We Are All Completely Fine
by Daryl Gregory
I encounter quite a lot of episodic hardboiled urban fantasy, and one constant source of entertainment (and aggravation) is wondering what happens to the minor characters after they are abandoned by the camera. Take the television show Supernatural. After the Winchesters roll out of town, what actually happens to Screaming Girl #1 who loses her father/boyfriend/girlfriend to an angry pumpkin man or psychotic razor-hands or grabby ghost? Or what about the bystanders who were unlucky enough to have a car on the street during Harry Dresden’s rampage in Dead Beat? (Imagine the insurance claims.) Or all those unfortunate churchgoing ladies in Mike Carey’s Vicious Circle? Certainly anyone who ran into a fey from the October Daye series would require counseling, but what, exactly, would one tell one’s therapist?
We Are All Completely Fine explores the lives of the survivors of supernatural situations, but in a less absurdist fashion than other sorcerous self-helpers that I have encountered. The story begins from the perspective of Harrison, a nihilistic ex-monster-hunter, as he vacillates outside of a psychologist’s office, not quite ready to step inside and join a newly formed group therapy. Harrison might not have much faith in therapy, but then, this is a rather unique group, for each member has been touched by the preternatural: an apparently self-possessed but inwardly tormented housewife, an elderly man still fixated upon a childhood trauma, a young man who retreats into a world of his making, and a silent, enigmatic girl with haunted eyes.
The novella is a little unusual in everything from perspective to structure. We Are All Completely Fine starts each chapter in first person plural, spoken as if by an unidentified member of the group, then switches to third person limited. I’ve only seen this style a few times, but I think it adds an interesting effect here, strengthening the sense of the group as a sentient entity in its own right. As one might expect, much of the novella is simply the slow unravelling of the characters’ stories. The psychological aspect is thoughtful without ever becoming pretentious, and I loved the occasional glints of humour. While some of the characters never quite became three-dimensional for me, others came to life. One of the surprisingly empathetic characters, to me, was Stan, the elderly amputee who lost so much that he turned his victimhood into his identity. He is a talker, but he uses his words, his stories and complaints and pleas for attention, as a shield. Unsurprisingly, my favourite of the bunch was the taciturn, saturnine, guilt-ridden, self-destructive Harrison. Harrison’s interaction with the psychologist are constantly entertaining:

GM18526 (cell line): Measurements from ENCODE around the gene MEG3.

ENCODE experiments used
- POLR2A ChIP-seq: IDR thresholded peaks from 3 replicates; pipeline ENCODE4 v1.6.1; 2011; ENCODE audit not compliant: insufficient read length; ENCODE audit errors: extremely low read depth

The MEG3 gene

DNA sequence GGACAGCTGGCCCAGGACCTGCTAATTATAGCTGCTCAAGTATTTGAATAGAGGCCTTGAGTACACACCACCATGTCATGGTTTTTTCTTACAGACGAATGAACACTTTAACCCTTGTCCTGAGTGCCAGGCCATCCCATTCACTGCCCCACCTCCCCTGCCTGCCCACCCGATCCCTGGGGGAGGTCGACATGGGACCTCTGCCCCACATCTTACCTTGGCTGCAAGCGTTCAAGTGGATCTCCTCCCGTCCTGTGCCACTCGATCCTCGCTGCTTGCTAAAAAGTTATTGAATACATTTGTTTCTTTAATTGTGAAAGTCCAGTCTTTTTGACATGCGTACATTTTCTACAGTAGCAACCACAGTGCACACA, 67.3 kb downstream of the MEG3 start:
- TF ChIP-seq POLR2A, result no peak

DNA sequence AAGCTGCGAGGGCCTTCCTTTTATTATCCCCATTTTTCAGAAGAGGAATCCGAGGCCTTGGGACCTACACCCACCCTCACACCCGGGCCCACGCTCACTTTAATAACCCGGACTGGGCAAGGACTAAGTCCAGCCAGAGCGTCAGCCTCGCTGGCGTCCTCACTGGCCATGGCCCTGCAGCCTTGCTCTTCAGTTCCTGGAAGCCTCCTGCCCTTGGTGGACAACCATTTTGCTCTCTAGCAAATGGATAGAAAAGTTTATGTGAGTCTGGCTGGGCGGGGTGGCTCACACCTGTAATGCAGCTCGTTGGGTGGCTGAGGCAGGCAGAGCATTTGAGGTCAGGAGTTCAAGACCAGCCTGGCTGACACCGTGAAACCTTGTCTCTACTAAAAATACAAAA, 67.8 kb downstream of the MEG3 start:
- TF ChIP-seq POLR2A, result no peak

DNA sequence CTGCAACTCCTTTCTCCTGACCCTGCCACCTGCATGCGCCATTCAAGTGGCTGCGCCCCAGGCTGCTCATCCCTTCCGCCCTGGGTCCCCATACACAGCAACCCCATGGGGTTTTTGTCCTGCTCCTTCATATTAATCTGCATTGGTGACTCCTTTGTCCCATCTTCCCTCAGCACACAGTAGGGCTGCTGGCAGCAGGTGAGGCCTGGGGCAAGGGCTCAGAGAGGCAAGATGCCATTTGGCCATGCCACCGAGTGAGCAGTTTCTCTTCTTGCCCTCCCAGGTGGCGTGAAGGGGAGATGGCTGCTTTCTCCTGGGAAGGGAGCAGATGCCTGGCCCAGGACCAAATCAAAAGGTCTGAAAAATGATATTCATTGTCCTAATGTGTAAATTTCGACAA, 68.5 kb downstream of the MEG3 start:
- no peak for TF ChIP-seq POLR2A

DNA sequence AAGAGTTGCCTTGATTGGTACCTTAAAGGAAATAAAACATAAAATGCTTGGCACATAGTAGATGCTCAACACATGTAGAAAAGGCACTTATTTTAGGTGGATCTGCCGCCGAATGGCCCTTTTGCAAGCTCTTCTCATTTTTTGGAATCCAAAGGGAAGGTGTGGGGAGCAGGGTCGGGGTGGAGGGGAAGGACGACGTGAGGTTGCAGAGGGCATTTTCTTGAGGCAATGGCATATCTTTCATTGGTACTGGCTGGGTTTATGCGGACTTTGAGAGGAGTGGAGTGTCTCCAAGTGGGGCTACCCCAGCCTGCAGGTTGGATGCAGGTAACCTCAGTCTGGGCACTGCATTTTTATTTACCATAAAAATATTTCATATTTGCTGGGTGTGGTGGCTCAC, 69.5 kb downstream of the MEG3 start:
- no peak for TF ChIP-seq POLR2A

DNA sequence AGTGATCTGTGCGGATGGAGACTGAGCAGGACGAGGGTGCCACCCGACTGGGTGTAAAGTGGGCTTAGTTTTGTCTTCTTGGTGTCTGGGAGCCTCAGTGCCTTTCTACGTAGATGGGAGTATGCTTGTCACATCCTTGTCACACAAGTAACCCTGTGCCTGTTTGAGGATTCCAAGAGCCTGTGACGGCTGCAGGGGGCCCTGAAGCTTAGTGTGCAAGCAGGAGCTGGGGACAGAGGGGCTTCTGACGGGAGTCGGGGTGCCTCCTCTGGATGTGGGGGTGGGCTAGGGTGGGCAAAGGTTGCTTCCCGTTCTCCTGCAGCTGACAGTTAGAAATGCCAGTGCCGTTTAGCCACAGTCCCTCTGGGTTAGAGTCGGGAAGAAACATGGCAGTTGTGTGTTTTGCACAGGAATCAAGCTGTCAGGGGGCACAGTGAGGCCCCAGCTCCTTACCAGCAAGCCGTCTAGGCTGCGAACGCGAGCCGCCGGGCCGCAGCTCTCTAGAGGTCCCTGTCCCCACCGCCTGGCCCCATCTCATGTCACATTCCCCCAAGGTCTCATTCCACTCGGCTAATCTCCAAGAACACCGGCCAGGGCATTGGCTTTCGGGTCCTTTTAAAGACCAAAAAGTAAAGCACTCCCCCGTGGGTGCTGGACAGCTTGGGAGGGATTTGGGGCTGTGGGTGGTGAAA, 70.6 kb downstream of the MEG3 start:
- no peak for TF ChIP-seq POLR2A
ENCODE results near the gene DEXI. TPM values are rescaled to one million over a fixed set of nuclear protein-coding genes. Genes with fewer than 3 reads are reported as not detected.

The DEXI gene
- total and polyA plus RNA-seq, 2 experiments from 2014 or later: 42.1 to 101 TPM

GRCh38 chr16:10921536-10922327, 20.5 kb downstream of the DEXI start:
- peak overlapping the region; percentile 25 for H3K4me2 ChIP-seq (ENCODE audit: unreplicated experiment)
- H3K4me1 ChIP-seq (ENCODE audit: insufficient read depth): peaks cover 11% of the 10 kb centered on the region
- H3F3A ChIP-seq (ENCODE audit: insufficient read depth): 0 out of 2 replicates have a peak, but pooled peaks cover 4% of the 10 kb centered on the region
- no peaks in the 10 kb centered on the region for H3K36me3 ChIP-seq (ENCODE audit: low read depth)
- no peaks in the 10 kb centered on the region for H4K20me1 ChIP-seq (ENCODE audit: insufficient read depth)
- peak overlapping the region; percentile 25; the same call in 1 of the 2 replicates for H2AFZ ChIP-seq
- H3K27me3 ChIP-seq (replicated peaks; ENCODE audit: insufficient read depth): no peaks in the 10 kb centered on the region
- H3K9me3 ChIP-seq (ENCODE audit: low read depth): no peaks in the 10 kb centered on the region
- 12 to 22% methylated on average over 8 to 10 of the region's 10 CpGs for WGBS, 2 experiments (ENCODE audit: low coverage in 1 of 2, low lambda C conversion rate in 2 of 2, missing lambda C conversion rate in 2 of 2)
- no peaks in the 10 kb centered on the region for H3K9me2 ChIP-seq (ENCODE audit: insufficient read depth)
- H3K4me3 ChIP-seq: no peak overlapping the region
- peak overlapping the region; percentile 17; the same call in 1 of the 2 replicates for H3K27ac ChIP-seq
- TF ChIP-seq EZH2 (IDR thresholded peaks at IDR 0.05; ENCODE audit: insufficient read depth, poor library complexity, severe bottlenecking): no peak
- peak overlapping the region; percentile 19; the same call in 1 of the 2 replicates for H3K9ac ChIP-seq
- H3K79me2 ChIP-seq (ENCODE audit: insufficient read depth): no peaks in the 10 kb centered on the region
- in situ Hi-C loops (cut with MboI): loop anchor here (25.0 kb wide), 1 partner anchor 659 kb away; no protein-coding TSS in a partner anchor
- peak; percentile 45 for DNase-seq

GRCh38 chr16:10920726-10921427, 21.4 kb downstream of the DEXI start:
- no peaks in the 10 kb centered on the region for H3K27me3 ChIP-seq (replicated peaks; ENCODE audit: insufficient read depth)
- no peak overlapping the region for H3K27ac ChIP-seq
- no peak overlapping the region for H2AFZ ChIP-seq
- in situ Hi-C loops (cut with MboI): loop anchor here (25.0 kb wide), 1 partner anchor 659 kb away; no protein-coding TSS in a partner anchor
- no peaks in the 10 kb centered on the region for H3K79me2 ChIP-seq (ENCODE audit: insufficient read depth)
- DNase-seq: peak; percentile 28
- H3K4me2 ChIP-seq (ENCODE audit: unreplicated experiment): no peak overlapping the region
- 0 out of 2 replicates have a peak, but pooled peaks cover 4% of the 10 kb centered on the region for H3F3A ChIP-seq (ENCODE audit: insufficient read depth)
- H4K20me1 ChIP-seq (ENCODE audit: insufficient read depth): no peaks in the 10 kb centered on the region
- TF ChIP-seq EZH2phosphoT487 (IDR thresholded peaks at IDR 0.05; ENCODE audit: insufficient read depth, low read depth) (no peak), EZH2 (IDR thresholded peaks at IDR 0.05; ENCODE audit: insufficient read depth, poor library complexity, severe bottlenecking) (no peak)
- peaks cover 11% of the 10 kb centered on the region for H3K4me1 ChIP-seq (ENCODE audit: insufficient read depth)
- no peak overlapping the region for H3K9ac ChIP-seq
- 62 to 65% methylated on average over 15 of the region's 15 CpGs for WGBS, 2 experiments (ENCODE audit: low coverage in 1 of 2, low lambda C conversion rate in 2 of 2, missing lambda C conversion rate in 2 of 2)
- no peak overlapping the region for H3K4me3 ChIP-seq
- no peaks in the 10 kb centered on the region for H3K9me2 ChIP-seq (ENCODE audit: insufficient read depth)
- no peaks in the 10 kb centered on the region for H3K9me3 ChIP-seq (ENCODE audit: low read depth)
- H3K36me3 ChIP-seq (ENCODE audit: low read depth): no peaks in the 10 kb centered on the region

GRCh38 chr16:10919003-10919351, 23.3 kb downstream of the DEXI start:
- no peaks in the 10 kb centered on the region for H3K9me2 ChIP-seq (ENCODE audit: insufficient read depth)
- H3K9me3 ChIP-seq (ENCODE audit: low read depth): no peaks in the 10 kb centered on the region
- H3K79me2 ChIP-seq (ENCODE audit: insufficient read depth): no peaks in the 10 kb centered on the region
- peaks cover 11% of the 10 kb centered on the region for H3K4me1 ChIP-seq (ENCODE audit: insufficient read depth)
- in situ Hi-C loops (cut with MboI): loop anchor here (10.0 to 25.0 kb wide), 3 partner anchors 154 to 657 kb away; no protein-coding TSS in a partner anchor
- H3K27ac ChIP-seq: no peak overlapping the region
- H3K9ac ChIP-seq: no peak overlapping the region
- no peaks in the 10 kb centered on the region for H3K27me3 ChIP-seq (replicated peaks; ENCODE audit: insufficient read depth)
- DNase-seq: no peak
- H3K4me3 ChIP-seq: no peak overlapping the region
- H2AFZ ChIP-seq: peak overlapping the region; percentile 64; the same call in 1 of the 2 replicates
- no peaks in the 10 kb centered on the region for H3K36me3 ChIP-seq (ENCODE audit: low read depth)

"She believed that people were captains of their own destiny. He agreed, as long as it was understood that every captain was destined to go down with the ship, and there wasn't a damned thing you could do about it."
I was also amused by Harrison’s origin story, which involves a seaside town called “Dunnsmouth,” a name rather reminiscent of the classic “Innsmouth.”
Given the basic premise, it’s unsurprising that the author opted for something of a kitchen-sink’d Lovecraftian magic, but there were a few creative touches that I adored. I was a little dissatisfied with the ending, which seemed too neat in some areas and slightly plotholed in others, but I think much of this was due to the constraints imposed by the length.(show spoiler)
In fact, the biggest drawback, in my opinion, was that it was a novella rather than a novel, but at least the short length meant that I was able to enjoy a reread. I would love to revisit the characters and world, and I have high hopes of a sequel (pretty please?). We Are All Completely Fine is not a good fit for everyone; after all, its major theme is coming to terms with horror-movie-style trauma. There are graphic scenes and extensive discussions of mutilation, and I’d definitely slap a trigger warning on it. However, if you’re looking for something a little different and with a psychological bent, I’d definitely recommend it. One final thought:
"Is it ever over? Do we ever get to just...win?"
Harrison chuckled. After a moment he said, "When I was a kid I used to play soccer. This was in San Diego, before we moved to Dunnsmouth. It was this park district league, and they didn't keep score. Losing would be bad for self-esteem. So at the end of the season, every player got a ribbon. A blue ribbon, stamped in gold, that said 'Participant.'"
Martin looked at the glasses in his hand. "Fuck."
"Congratulations," Harrison said.
**Note: Quotes are taken from an uncorrected proof and may therefore not reflect the final manuscript. They do, however, provide wonderful examples of the charm and mood of the book as a whole.**
~~I received this ebook through NetGalley from the publisher, Tachyon Publications, in exchange for my honest review. ~~